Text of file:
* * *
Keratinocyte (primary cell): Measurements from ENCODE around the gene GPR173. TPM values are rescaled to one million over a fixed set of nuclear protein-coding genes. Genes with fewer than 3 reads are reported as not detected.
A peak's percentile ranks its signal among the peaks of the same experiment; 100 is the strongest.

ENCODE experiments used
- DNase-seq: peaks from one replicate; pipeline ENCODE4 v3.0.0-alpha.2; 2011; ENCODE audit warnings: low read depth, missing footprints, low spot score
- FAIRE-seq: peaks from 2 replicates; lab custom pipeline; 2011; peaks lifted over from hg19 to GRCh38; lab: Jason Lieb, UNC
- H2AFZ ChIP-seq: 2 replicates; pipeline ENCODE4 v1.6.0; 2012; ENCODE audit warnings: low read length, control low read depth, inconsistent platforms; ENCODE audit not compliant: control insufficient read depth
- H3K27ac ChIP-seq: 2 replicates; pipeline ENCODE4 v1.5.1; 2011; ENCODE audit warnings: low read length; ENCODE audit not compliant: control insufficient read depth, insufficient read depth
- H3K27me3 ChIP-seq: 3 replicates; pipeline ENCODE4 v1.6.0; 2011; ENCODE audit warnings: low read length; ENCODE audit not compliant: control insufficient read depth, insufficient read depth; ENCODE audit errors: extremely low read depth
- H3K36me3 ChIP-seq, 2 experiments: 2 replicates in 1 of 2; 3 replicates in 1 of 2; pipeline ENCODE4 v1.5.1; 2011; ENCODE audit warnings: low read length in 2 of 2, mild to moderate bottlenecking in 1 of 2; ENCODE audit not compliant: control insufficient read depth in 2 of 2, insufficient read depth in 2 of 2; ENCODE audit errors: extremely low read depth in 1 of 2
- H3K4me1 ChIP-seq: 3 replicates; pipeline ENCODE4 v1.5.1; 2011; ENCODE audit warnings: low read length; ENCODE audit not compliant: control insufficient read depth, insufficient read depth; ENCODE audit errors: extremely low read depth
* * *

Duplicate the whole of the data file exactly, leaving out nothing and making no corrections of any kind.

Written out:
Keratinocyte (primary cell): Measurements from ENCODE around the gene GPR173. TPM values are rescaled to one million over a fixed set of nuclear protein-coding genes. Genes with fewer than 3 reads are reported as not detected.
A peak's percentile ranks its signal among the peaks of the same experiment; 100 is the strongest.

ENCODE experiments used
- DNase-seq: peaks from one replicate; pipeline ENCODE4 v3.0.0-alpha.2; 2011; ENCODE audit warnings: low read depth, missing footprints, low spot score
- FAIRE-seq: peaks from 2 replicates; lab custom pipeline; 2011; peaks lifted over from hg19 to GRCh38; lab: Jason Lieb, UNC
- H2AFZ ChIP-seq: 2 replicates; pipeline ENCODE4 v1.6.0; 2012; ENCODE audit warnings: low read length, control low read depth, inconsistent platforms; ENCODE audit not compliant: control insufficient read depth
- H3K27ac ChIP-seq: 2 replicates; pipeline ENCODE4 v1.5.1; 2011; ENCODE audit warnings: low read length; ENCODE audit not compliant: control insufficient read depth, insufficient read depth
- H3K27me3 ChIP-seq: 3 replicates; pipeline ENCODE4 v1.6.0; 2011; ENCODE audit warnings: low read length; ENCODE audit not compliant: control insufficient read depth, insufficient read depth; ENCODE audit errors: extremely low read depth
- H3K36me3 ChIP-seq, 2 experiments: 2 replicates in 1 of 2; 3 replicates in 1 of 2; pipeline ENCODE4 v1.5.1; 2011; ENCODE audit warnings: low read length in 2 of 2, mild to moderate bottlenecking in 1 of 2; ENCODE audit not compliant: control insufficient read depth in 2 of 2, insufficient read depth in 2 of 2; ENCODE audit errors: extremely low read depth in 1 of 2
- H3K4me1 ChIP-seq: 3 replicates; pipeline ENCODE4 v1.5.1; 2011; ENCODE audit warnings: low read length; ENCODE audit not compliant: control insufficient read depth, insufficient read depth; ENCODE audit errors: extremely low read depth